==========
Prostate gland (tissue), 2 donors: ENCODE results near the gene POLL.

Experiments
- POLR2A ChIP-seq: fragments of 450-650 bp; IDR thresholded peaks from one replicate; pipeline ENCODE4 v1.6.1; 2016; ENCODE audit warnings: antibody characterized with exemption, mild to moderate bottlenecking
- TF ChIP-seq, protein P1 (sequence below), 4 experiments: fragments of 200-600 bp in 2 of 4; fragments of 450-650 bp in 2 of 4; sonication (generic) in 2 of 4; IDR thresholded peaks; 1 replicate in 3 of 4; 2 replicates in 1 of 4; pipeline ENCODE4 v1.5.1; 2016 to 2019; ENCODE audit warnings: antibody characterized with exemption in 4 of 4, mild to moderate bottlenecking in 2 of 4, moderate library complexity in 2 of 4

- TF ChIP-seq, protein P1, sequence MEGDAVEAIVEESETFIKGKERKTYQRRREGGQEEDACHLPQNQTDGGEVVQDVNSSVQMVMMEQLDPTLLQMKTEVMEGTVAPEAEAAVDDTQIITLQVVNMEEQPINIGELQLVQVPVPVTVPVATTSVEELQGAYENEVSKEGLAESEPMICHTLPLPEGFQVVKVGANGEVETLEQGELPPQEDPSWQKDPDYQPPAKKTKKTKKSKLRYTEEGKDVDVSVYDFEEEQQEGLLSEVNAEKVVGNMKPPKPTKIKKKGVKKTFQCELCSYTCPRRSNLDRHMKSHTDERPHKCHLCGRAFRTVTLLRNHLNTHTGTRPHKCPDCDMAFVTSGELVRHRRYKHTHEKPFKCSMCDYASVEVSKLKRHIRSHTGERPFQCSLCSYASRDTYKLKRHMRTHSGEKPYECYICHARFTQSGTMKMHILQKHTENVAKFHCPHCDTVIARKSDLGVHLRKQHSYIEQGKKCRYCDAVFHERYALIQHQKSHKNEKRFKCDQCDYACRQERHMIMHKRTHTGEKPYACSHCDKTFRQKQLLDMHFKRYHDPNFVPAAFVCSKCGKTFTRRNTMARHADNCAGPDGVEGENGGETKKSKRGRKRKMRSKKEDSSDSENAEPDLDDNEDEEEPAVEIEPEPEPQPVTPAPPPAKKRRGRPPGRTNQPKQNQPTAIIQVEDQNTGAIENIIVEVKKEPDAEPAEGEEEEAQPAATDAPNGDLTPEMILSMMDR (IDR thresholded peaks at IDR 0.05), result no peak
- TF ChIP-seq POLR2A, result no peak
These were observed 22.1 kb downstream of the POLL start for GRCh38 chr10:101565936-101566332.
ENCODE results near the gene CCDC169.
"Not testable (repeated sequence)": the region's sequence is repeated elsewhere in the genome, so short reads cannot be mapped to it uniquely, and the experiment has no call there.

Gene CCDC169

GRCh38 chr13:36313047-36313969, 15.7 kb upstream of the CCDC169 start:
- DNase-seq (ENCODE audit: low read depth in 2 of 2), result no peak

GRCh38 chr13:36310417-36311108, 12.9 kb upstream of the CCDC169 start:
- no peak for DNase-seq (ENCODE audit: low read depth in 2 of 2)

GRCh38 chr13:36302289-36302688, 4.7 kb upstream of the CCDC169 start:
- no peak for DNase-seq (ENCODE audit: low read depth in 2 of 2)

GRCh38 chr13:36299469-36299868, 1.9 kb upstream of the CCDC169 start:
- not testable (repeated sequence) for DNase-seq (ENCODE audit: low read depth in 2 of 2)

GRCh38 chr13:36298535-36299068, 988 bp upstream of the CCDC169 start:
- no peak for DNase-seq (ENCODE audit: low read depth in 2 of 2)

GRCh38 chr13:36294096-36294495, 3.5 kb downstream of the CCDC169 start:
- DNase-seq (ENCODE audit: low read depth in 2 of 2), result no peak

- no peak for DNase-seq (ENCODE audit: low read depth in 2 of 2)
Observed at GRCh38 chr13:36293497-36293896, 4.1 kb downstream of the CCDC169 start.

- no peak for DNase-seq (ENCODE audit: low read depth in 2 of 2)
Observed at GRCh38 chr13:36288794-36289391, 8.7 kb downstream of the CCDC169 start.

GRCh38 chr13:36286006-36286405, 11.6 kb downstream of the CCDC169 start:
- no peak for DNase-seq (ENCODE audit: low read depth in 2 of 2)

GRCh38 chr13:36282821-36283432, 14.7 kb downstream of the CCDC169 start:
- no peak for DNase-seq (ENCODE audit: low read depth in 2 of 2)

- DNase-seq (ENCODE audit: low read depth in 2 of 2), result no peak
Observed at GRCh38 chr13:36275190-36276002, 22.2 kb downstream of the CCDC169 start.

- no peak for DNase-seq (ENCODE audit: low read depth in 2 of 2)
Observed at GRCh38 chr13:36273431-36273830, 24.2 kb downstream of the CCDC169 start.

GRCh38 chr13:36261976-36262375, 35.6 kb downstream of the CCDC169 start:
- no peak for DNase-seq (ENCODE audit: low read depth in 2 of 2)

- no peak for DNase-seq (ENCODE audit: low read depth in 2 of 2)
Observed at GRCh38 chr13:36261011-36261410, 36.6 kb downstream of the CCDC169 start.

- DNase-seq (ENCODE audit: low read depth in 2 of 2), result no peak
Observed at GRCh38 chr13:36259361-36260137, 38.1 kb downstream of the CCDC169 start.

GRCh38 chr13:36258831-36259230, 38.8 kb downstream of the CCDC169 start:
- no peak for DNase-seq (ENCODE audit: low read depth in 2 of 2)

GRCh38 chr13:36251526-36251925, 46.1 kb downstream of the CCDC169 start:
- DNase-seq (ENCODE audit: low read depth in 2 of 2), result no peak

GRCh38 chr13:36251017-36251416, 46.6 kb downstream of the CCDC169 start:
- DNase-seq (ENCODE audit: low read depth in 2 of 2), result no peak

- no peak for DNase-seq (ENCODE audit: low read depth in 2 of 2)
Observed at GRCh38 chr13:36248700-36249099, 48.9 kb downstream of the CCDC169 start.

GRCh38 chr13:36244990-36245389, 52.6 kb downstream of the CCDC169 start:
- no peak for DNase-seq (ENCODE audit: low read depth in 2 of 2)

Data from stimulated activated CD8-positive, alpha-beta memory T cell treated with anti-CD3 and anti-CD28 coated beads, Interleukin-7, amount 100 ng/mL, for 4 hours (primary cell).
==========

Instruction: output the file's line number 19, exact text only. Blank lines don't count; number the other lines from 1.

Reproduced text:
GRCh38 chr13:36298535-36299068, 988 bp upstream of the CCDC169 start: